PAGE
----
“I was upset, yet inspired that our team’s creativity was being imitated by someone who obviously lacked the talent,” said Bass.
Unfortunately, Brandon Baker could not be reached in order to gain his statement about this event.
Books4csusm was not created by California State University San Marcos. When notifying the web administrators about the article, I received no response. There was no origination date of the website posted on the page, or copyright statements. Observing the site, I was led to a Facebook page titled, “books4csusm.com.” This Facebook page was linked to a closed group that was created in 2013, as the Facebook business page for books4csusm.com was also created in 2013. The name of the closed group was called “CSUSM students!!!! sell your books through Facebook.”
The administrators were listed as Jon Lighthill and Dana Hall, former student of CSUSM and an intimate couple. Both the Facebook page, books4csusm.com and the website books4csusm.com showed images from California State University San Marcos, use of the campus logo, photos taken by the campus communications department staff and images of students on campus.
The books4csusm website was plain and had very little activity since its promotion in 2013. Because the creators hesitated to respond to my inquiries, I contacted Cathy Baur, the head of CSUSM’s Communications Department to inquire about the creation of both the website and the Facebook pages. Upon notification of its existence, Mrs. Baur informed me that the school was unaware of the websites existence.
“Our office has contacted them and advised them to stop. They are not authorized and there is a perception of an affiliation with the University that does not exist,” stated Mrs. Baur.
I was then forwarded a letter directed to Mr. Lighthill stating, “The name “California State University” and the names and abbreviations of all of the CSU campuses are the property of the state of California and your use of this name is illegal. (see, California Education Code Section 89005.5). The seal, logo and spirit logo of the California State University University San Marcos is likewise protected property of the State and your use is unauthorized.”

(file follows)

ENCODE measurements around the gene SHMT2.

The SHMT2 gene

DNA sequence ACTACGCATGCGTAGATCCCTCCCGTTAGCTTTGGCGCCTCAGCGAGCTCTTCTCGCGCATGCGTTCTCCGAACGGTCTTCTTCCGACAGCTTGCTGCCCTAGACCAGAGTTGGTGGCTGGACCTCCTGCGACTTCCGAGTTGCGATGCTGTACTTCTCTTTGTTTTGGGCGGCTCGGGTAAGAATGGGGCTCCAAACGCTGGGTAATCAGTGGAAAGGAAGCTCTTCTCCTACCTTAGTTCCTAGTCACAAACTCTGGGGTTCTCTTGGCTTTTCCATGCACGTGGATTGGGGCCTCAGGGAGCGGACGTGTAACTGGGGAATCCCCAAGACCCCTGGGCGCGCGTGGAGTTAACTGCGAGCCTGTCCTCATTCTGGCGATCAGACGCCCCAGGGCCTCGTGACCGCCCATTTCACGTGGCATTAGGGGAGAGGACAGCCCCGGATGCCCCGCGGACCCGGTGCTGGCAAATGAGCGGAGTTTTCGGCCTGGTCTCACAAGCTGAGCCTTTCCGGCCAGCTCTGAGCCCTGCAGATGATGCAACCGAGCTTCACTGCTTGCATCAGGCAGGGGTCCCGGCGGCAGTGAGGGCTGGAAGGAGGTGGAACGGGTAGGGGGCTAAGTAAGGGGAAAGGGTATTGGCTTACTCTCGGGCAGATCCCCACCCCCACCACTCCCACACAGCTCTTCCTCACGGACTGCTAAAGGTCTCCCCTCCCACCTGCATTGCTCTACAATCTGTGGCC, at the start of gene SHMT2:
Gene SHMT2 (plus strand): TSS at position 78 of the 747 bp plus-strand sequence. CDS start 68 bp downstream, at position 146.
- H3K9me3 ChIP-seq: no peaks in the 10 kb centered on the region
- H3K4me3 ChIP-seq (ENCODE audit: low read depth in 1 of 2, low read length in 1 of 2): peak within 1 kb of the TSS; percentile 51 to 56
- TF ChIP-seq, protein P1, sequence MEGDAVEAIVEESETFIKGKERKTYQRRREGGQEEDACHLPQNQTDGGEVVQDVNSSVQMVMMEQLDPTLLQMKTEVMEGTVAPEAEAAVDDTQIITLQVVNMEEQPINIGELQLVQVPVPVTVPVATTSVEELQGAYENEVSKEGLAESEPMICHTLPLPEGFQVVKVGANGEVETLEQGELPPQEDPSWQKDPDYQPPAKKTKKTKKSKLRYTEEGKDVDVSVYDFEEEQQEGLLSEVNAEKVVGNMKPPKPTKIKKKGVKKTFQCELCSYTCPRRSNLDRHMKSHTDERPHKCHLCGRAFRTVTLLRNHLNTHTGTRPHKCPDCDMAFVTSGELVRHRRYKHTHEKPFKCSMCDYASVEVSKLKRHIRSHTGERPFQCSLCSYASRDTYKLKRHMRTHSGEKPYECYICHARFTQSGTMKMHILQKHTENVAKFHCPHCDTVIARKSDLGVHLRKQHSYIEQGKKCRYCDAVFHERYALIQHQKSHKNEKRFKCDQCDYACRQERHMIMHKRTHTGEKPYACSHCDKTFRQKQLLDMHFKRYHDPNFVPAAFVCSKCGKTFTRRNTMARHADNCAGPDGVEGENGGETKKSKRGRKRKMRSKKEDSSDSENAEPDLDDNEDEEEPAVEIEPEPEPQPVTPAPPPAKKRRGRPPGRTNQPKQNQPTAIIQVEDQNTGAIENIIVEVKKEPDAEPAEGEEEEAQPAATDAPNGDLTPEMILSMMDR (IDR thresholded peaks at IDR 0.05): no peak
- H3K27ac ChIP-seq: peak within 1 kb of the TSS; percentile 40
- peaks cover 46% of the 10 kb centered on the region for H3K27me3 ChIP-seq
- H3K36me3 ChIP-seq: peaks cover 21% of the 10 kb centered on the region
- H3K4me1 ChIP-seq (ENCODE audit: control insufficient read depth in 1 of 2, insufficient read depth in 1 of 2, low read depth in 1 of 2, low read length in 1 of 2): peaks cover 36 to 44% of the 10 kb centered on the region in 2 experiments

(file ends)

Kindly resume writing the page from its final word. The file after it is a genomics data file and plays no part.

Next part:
Shortly after, the books4csusm web site took down all images affiliated with the college and quoted a statement on the main page stating that the website has no affiliation with the University, but the url continues to operate even though CSUSM exists in its name and email address.
The website appears to presently remain in operation despite the notification of grievance from both the school and the originators of the idea. The creators have declined to respond to any of my questioning regarding the creation of the website and the idea behind its development.
The Cougar List was intended to be a hub for forums, blogs, chat, and eventually save music playlists, store favorites for book titles and movies and become a regularly used web page for students anywhere. As I said in my first article, “All of North County has the potential of benefiting from this website. Businesses outside of the school that focus sales towards student demographics can advertise and promote their companies. The main focus from the creators of the Cougar List is to remain open to promoting student endeavors and providing a pleasant user experience.”
The original URL for the web site was http://www.cougarlist.ning.com. You can visit the original features article at http://csusmchronicle.com/home/2013/05/cougar-list-students-can-sell-textbooks-through-csusms-own-craigslist.html
Though the web site for Cougar List was taken down, the originators have kept all of their work for the development of the original project from 2013. Whether further action is going to be taken against the originators of books4csusm.com by the alumni or the school remains in question.
Since submitting this article, the creators of books4csusm.com has left the URL entirely blank. The URL still exists but opens up to a blank page (at least from as far as I can see).
Another detail that stood out for this case is that obtaining personal information for the books4csusm web page was not necessarily difficult. I found that in a day on the internet because all the information was made public on Facebook as the security settings to the creators accounts were not set to private. What did take the longest amount of time was reaching out to the University’s Communications Department as we spent weeks playing phone tag so that I could get a statement about the situation on the Universities behalf as they had appeared to be the creators of the web site and supporters for the Facebook page. Once this was confirmed to be negative information everything else happened very quickly.